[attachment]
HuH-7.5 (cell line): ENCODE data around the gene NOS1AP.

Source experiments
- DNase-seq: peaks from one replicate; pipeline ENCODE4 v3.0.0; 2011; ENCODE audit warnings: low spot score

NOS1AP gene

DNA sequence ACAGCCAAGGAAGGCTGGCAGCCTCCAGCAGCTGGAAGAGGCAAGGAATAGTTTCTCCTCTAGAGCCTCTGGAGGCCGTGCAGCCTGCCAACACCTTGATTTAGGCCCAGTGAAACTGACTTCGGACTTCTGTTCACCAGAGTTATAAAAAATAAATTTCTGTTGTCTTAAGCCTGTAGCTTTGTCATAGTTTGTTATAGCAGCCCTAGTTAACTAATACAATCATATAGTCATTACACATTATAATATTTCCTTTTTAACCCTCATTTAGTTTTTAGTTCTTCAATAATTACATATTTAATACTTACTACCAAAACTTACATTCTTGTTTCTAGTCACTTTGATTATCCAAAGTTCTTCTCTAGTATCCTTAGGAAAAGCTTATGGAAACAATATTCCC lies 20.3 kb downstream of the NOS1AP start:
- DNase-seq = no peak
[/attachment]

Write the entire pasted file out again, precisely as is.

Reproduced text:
HuH-7.5 (cell line): ENCODE data around the gene NOS1AP.

Source experiments
- DNase-seq: peaks from one replicate; pipeline ENCODE4 v3.0.0; 2011; ENCODE audit warnings: low spot score

NOS1AP gene

DNA sequence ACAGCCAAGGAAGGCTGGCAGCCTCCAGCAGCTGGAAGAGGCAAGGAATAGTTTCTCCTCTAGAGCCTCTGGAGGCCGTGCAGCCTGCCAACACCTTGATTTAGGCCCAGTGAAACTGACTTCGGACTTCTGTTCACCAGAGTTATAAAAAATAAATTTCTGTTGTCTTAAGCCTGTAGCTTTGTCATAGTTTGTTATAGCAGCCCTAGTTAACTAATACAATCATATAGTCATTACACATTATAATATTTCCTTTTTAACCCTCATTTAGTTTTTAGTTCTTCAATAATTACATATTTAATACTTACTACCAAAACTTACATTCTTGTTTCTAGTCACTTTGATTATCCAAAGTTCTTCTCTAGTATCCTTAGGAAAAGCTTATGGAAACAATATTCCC lies 20.3 kb downstream of the NOS1AP start:
- DNase-seq = no peak